Fannie, Freddie say overhaul would boost mortgage rates Read more: Fannie, Freddie say overhaul would boost mortgage rates

By Nick Timiraos
Dow Jones Newswires

WASHINGTON — Ahead of a key Senate vote scheduled for this week on a bill to replace Fannie Mae and Freddie Mac, the companies outlined concerns about the bill in detailed memos distributed to lawmakers on Friday.
Fannie and Freddie, which were taken over by the U.S. in 2008, haven’t been allowed to lobby. But the Treasury Department, which injected nearly $188 billion to keep the companies afloat, asked the companies to provide technical input on the Senate bill, which the White House supports.
The Senate bill would wind down Fannie and Freddie over a transition period of at least five years, replacing the firms with a new system in which private companies could package mortgages into securities that would be federally insured. Private capital would be required to take initial losses.
The companies raised a series of concerns in the letters Friday, including that the proposed capital requirements and design of the new system could sharply raise borrowing costs, particularly for borrowers without great credit or large down payments. They also provided specific recommendations that attempt to reduce potential hurdles.
Freddie estimates that mortgage rates under the legislation could rise by as little as 0.1 percentage points and as much as 2 percentage points. Fannie estimates rates could rise by as little as 0.5 percentage points and as high as 1.4 percentage points.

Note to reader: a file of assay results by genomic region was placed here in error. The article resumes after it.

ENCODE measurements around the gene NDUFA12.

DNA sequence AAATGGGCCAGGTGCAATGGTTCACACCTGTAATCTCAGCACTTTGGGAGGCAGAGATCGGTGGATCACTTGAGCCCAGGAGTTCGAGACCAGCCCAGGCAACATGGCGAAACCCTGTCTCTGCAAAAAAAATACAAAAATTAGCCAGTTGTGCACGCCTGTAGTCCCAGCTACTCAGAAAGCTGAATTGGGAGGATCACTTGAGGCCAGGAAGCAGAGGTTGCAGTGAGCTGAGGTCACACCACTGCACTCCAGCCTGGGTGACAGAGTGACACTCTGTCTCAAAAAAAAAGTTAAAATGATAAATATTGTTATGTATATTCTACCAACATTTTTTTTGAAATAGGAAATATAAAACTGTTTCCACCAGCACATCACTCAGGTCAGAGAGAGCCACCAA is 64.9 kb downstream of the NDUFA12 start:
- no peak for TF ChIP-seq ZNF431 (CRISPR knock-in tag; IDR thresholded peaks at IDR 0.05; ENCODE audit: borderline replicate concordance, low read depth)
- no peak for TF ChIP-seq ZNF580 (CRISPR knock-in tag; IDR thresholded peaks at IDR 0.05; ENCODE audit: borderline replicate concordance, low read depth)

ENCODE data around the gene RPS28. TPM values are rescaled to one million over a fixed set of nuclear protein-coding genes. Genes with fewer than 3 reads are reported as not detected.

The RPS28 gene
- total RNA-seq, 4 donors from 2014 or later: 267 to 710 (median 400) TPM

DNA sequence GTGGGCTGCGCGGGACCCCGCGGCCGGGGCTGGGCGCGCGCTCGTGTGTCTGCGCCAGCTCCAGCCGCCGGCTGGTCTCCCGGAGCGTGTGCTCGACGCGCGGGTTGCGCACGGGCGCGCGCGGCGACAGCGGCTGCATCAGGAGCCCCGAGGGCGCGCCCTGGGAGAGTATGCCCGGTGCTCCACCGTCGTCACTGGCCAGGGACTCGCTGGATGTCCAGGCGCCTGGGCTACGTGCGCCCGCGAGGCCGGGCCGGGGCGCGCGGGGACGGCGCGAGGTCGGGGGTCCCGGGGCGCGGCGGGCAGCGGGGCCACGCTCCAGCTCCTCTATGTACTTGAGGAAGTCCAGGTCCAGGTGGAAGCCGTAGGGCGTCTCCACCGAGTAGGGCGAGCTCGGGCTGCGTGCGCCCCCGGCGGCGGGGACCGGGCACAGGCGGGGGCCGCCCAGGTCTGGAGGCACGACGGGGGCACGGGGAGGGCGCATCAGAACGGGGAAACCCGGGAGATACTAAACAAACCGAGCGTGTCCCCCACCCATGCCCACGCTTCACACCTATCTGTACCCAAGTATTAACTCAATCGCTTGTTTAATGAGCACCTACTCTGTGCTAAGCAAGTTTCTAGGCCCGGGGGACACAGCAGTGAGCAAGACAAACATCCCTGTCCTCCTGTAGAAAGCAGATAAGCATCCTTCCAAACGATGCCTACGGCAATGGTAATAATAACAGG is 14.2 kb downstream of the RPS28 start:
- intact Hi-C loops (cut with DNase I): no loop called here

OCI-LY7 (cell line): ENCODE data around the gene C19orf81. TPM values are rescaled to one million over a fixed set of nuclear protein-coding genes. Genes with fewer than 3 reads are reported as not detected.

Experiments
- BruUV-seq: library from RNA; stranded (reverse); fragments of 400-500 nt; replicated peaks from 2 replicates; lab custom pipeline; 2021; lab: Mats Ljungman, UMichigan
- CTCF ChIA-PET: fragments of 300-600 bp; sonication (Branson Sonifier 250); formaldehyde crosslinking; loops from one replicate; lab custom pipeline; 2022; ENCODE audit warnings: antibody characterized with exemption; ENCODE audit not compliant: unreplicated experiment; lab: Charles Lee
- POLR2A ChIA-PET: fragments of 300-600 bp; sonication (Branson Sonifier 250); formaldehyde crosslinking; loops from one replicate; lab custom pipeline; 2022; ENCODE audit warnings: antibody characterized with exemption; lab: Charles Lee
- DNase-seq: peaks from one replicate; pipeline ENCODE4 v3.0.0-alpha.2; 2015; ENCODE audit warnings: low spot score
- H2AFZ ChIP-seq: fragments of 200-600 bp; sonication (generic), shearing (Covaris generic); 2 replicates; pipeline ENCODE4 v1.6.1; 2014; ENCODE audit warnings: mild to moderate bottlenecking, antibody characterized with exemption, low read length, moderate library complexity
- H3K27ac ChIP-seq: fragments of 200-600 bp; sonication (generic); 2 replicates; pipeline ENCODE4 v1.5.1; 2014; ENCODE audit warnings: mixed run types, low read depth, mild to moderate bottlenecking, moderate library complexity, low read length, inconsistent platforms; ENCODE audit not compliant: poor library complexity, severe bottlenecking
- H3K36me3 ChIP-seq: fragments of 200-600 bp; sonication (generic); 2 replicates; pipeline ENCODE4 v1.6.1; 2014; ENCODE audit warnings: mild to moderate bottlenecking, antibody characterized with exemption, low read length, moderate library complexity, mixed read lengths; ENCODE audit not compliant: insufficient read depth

“There is no question that … mortgage rates would increase under the bill because of the increased capital requirements” for any successors to the firms, Freddie said in its memo. “The question is by how much.” Borrowers with weaker credit and little down payment “may lose the ability to obtain mortgage credit,” the memo said.
Another concern: that the companies would be tasked with managing an “unprecedentedly long transition period” in which retaining and attracting staff to manage some $5 trillion in mortgage guarantees would grow more difficult, Freddie CEO Donald Layton said in a letter to the firm’s regulator.
The Senate Banking Committee is set to begin Tuesday considering amendments to the bipartisan legislation, introduced last month by Sens. Tim Johnson, D-S.D., and Mike Crapo, R-Idaho, who head the committee. A vote could happen as soon as Tuesday.

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